Keep your feet on the floor
Keeping your feet on the floor will reduce the strain on your back and give you the support your body needs.
Crossing your legs could feel good for a while but this could put pressure on your peroneal nerve, making standing up difficult.
Crossing your legs make varicose veins look worse too, and as it tilts your pelvis, crossing your legs always the same way could lead to muscles shortening on one side, and lengthening on the other.
Double check your ergonomics
Keeping the right ergonomics is the most important part of using your standing desk - there's just no point in using one if you do not get the ergonomics right.
Setting the proper desk- and screen height are the basics, but there's always room for improvement - proper keyboard and mouse position, and arm supports can give you additional benefits.
Occupational Safety and Health Administration (OSHA) has a very good checklist you skim through see before getting your equipment.
Check the keyboard and screen height, arm angle
When you put your forearms on the desk, your forearm and upper arm should be at 90 to 120 degrees. If you are unsure about the angle you can go the other way around and measure the distance between the floor and your elbow, then raise the desk to this height.
You can get the details on the height in our article.
Change your keyboard and mouse position when switching between sitting and standing
Keeping the right wrist position is important to avoid repetitive strain injury.
Your mouse should be at the same level as your keyboard.
Take care of your health
Even though standing is healthier than sitting, it can worsen a few conditions.
Even if you are 110% healthy do not go all in, give your body time to adapt to standing.
Sort out any injuries you might have before starting
If you have week knees and already have problems when walking a standing desk could make it worse. If you feel knee pain after using a standing desk, make sure you check your posture, and get your knees checked too.
Just as with your knees, you'll need correct posture to avoid back pain with a standing desk. If your back muscles are weak, or have issues with your spine or intervertebral discs, a standing desk could make these worse. Make sure you get your doctor's advice!
Keep active even though you started working standing up
Ideally you should be active throughout the day, use a standing desk for work and exercise in your free time.
This is important because the working standing up does not cancel the effects of not exercising, and exercising does not cancel the effect of sitting all day long - you need both.
Do not forget the accessories
Getting a standing desk is a huge step in itself but probably you'll need more accessories to use it effectively.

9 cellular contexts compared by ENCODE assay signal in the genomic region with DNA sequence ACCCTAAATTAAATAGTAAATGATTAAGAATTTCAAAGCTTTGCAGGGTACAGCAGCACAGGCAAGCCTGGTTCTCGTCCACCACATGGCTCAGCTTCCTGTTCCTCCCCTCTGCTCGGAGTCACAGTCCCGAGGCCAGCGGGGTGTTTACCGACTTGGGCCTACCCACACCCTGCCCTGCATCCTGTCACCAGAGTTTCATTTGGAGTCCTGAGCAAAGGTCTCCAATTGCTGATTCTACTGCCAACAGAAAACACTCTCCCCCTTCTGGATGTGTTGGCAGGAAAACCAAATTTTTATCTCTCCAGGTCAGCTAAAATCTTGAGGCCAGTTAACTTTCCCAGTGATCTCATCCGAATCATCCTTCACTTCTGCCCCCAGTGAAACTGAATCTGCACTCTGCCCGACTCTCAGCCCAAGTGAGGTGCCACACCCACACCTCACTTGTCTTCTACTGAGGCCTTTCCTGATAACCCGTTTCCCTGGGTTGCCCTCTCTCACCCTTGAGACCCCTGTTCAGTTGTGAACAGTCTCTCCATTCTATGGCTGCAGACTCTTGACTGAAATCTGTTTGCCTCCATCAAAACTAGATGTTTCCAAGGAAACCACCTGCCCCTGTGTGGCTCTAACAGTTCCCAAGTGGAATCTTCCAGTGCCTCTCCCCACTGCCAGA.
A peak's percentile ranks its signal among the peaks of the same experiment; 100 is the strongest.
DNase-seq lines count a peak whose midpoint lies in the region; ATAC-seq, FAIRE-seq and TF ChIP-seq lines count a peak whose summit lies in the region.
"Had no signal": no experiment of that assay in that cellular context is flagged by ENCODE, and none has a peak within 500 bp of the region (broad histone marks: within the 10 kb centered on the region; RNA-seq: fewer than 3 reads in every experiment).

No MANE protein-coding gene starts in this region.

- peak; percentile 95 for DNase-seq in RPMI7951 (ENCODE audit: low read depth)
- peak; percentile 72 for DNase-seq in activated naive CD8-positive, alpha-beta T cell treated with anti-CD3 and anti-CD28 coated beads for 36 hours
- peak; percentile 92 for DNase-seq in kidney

Get a mat
The mat is one of the important accessories you can get for your desk.
Standing too long on too hard floor could give you foot pain, swelling, neck and back pain because standing on a hard surface is just not comfortable after a while.
Most standing desk mats have an uneven surface, if you move around on it just a little bit your muscles will have to adapt and work which will improve your circulation, and you'll find standing less boring too.
If you are just starting out do not jump into buying one right away - you can safely use your bathroom mat or exercise mat, and you'll see if you need a professional standing desk mat.
Get a chair
A chair is a necessity for a standing desk: you will not want to stand all day long, and when you do not stand your best bet is to sit.
When sitting on the chair make sure you try to sit as upgright as possible without overexerting yourself. Make sure your keyboard and monitor height are set up properly for sitting.
UCLA's Ergonomics department has a short but informative article on setting up your office for ergonomics here.
Use a monitor mount
Often the monitor mount connects to your desk with a simple clamp, which makes the installation a breeze.
Once installed you can adjust your monitor's height and tilt as you wish, which is great for your neck and eyes.
Get a keyboard tray
This way a keyboard tray increases your comfort and adds flexibility to your workspace.
Using a keyboard tray remove the load from your muscles and tendons so you'll feel less strain and pain.
There are stand-only desks on the market featuring an integrated keyboard tray.
Choose your shoes carefully
Unless you use comfortable shoes your feet will become extremely fatigued by the end of the day.
Different shoes place the load on your feet differently, changing your shoes throughout the day will help you avoid straining your feet.
If all else fails get professional help, and talk to you orthopedist.
Mayo Clinic has a great and long article on finding the proper shoes.
Do your standing-desk exercises
Doing a few exercises throughout a day will help you get away from work a little bit, and will help you concentrate better afterwards.
We have compiled a long list of exercises you could do at your standing desk here. Just make sure you start slow and do not overstrain yourself.
... but keep them private
Doing your exercises in front of your coworkers could be pretty distracting, think twice if the exercises are appropriate for your office.
One solution is to use another location in the office:
Last but not least get your work done
It takes time to get used to your standing desk. If you find that you can solve a few tasks sitting do not hesitate! Sit down, get your work done, you'll have plenty of time to stand afterwards.